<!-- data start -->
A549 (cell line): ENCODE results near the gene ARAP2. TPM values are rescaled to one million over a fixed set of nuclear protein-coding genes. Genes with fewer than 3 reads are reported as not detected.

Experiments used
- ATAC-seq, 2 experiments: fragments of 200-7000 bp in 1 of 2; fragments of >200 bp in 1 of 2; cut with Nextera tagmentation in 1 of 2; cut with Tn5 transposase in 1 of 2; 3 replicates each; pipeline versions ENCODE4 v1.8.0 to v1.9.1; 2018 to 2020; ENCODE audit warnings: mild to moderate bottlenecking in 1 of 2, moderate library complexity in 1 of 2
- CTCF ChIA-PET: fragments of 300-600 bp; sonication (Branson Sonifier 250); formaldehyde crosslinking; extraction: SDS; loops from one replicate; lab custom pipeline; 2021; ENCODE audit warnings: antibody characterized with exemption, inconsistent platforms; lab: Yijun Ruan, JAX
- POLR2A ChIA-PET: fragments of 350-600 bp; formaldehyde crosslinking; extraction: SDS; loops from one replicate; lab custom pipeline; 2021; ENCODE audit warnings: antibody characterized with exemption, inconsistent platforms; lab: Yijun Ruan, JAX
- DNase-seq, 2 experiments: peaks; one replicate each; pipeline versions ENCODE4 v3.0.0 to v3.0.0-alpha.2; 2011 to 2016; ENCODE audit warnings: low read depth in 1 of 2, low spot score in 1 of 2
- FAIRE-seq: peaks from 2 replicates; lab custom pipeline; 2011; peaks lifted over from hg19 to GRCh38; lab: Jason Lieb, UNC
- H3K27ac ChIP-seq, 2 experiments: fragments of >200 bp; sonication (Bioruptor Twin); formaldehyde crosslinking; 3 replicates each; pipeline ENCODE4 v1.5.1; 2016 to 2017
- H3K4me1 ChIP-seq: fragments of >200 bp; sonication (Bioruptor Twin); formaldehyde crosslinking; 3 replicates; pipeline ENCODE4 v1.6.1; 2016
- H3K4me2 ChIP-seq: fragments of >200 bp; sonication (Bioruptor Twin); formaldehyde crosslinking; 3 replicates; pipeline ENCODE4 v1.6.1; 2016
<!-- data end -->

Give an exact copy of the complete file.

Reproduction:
A549 (cell line): ENCODE results near the gene ARAP2. TPM values are rescaled to one million over a fixed set of nuclear protein-coding genes. Genes with fewer than 3 reads are reported as not detected.

Experiments used
- ATAC-seq, 2 experiments: fragments of 200-7000 bp in 1 of 2; fragments of >200 bp in 1 of 2; cut with Nextera tagmentation in 1 of 2; cut with Tn5 transposase in 1 of 2; 3 replicates each; pipeline versions ENCODE4 v1.8.0 to v1.9.1; 2018 to 2020; ENCODE audit warnings: mild to moderate bottlenecking in 1 of 2, moderate library complexity in 1 of 2
- CTCF ChIA-PET: fragments of 300-600 bp; sonication (Branson Sonifier 250); formaldehyde crosslinking; extraction: SDS; loops from one replicate; lab custom pipeline; 2021; ENCODE audit warnings: antibody characterized with exemption, inconsistent platforms; lab: Yijun Ruan, JAX
- POLR2A ChIA-PET: fragments of 350-600 bp; formaldehyde crosslinking; extraction: SDS; loops from one replicate; lab custom pipeline; 2021; ENCODE audit warnings: antibody characterized with exemption, inconsistent platforms; lab: Yijun Ruan, JAX
- DNase-seq, 2 experiments: peaks; one replicate each; pipeline versions ENCODE4 v3.0.0 to v3.0.0-alpha.2; 2011 to 2016; ENCODE audit warnings: low read depth in 1 of 2, low spot score in 1 of 2
- FAIRE-seq: peaks from 2 replicates; lab custom pipeline; 2011; peaks lifted over from hg19 to GRCh38; lab: Jason Lieb, UNC
- H3K27ac ChIP-seq, 2 experiments: fragments of >200 bp; sonication (Bioruptor Twin); formaldehyde crosslinking; 3 replicates each; pipeline ENCODE4 v1.5.1; 2016 to 2017
- H3K4me1 ChIP-seq: fragments of >200 bp; sonication (Bioruptor Twin); formaldehyde crosslinking; 3 replicates; pipeline ENCODE4 v1.6.1; 2016
- H3K4me2 ChIP-seq: fragments of >200 bp; sonication (Bioruptor Twin); formaldehyde crosslinking; 3 replicates; pipeline ENCODE4 v1.6.1; 2016